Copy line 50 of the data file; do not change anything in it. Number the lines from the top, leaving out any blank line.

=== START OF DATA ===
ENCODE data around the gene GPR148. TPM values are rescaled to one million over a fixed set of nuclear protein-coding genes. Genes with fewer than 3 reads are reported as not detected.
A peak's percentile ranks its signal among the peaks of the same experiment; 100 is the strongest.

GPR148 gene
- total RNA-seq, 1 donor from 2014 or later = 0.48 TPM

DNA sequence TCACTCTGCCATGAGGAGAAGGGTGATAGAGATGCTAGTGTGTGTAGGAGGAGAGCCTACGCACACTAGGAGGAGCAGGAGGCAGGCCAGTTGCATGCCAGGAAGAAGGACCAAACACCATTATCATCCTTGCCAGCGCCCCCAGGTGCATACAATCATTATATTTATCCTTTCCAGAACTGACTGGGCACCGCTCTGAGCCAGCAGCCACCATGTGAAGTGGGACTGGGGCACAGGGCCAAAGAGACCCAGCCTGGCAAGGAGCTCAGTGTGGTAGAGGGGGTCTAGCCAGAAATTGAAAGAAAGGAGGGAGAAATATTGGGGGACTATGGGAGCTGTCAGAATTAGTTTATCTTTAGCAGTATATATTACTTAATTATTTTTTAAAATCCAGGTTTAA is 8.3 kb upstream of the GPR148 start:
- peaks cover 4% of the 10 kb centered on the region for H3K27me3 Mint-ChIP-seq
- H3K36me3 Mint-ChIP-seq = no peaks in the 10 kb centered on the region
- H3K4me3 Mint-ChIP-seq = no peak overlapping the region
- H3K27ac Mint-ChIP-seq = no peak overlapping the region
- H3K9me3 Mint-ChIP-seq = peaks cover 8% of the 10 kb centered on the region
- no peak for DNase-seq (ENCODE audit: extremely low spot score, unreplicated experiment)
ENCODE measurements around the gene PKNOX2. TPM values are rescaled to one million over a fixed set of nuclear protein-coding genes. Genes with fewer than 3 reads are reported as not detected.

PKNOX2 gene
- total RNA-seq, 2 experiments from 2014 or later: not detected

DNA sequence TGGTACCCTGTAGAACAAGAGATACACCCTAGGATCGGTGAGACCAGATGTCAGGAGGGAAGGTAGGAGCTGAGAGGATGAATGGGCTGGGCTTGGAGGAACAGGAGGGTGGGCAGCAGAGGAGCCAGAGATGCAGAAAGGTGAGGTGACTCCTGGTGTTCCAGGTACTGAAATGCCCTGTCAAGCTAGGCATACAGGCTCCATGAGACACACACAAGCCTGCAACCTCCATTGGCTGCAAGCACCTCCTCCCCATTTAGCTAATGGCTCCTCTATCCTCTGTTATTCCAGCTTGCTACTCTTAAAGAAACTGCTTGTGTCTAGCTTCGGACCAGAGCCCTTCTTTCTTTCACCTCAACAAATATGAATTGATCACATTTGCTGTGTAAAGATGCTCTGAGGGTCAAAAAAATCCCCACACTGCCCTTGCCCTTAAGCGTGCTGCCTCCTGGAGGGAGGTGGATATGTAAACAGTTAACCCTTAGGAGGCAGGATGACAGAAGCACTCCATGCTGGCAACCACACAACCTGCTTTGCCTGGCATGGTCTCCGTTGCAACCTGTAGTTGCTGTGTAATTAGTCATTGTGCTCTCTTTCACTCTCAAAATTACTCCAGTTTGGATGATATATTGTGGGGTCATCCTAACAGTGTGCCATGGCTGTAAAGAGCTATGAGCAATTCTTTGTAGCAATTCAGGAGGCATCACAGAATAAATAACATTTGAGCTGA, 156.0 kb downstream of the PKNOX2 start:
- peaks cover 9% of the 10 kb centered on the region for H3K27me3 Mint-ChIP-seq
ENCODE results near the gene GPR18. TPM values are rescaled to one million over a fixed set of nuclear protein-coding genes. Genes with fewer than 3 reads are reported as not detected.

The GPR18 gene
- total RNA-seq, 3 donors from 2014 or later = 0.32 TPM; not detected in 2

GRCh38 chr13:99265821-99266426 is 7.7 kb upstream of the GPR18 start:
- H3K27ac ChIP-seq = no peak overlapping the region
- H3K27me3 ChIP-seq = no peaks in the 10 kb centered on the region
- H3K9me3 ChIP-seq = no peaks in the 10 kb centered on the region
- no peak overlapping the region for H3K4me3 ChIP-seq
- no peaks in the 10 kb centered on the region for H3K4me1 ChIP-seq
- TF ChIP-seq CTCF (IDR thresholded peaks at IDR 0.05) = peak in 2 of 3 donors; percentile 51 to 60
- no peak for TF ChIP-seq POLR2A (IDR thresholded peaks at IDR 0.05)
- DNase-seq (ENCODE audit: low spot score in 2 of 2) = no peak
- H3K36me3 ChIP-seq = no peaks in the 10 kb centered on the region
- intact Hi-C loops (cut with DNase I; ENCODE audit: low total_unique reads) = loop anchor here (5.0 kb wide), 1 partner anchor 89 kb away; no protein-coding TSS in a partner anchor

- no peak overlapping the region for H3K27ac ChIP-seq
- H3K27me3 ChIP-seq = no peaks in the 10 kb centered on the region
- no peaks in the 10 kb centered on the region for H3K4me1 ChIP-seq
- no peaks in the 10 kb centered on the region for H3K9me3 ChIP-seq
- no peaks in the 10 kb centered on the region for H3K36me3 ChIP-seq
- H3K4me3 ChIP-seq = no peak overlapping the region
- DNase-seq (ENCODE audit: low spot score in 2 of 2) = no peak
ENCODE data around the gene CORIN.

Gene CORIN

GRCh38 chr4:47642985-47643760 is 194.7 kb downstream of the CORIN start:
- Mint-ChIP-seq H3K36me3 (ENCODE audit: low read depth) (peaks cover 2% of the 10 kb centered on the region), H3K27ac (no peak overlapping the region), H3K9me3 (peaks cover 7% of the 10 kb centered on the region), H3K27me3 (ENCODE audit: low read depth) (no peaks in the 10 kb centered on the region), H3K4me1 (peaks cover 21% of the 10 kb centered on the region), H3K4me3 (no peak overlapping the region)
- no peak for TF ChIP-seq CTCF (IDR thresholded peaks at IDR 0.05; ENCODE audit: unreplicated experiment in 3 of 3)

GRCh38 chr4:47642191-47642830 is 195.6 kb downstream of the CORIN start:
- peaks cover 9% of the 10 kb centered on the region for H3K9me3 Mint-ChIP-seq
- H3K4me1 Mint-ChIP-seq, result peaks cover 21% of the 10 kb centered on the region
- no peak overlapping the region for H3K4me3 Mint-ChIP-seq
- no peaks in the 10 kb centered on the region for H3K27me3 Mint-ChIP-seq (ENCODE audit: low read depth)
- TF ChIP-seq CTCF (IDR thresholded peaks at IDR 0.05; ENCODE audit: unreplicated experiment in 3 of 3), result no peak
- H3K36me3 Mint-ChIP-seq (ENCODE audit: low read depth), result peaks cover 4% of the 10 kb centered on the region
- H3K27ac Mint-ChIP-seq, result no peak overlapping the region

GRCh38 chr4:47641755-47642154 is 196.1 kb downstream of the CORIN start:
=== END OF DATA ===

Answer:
- H3K27ac Mint-ChIP-seq, result no peak overlapping the region